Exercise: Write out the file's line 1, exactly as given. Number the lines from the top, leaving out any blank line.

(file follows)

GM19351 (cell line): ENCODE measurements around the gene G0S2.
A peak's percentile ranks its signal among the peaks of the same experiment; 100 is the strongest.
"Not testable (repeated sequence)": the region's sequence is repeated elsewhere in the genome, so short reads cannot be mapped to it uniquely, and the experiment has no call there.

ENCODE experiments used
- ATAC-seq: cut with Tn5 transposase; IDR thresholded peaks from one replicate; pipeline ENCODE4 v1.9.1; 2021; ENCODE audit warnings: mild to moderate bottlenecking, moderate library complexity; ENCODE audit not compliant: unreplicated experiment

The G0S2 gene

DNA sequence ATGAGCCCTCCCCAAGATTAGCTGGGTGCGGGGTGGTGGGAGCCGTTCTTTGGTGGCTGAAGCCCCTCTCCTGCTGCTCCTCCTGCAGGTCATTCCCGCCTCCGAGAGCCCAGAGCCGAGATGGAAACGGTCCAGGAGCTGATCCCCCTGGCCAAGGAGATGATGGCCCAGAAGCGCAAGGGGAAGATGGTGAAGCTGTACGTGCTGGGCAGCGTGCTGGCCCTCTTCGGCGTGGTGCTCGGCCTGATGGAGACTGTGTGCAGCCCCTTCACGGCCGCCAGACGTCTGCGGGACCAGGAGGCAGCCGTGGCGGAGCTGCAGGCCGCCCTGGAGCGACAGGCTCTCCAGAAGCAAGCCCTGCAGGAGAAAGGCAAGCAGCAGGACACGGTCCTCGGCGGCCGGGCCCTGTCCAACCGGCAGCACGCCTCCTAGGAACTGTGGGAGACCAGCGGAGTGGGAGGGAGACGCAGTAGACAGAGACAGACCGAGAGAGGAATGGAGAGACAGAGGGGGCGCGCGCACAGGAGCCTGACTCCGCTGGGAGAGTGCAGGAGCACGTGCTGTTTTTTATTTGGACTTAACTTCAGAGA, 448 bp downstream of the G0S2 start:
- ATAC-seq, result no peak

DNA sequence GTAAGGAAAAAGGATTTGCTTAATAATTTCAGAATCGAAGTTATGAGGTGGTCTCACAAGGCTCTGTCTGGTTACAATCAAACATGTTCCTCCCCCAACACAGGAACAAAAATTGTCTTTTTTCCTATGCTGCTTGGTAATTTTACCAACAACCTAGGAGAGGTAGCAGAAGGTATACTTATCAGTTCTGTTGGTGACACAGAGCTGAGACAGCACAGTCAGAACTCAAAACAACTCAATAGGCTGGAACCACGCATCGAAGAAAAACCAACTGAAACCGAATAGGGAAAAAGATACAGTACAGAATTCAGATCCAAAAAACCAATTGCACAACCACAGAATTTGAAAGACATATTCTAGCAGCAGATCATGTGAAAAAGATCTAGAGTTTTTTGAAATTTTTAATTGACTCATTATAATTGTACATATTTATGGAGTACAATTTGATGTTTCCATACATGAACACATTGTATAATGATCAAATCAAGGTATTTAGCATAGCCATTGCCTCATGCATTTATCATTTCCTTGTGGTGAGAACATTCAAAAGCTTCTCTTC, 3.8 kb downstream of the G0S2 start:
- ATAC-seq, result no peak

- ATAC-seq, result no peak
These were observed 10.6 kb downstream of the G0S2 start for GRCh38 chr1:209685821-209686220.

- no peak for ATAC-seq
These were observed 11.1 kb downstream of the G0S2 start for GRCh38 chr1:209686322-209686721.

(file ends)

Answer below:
GM19351 (cell line): ENCODE measurements around the gene G0S2.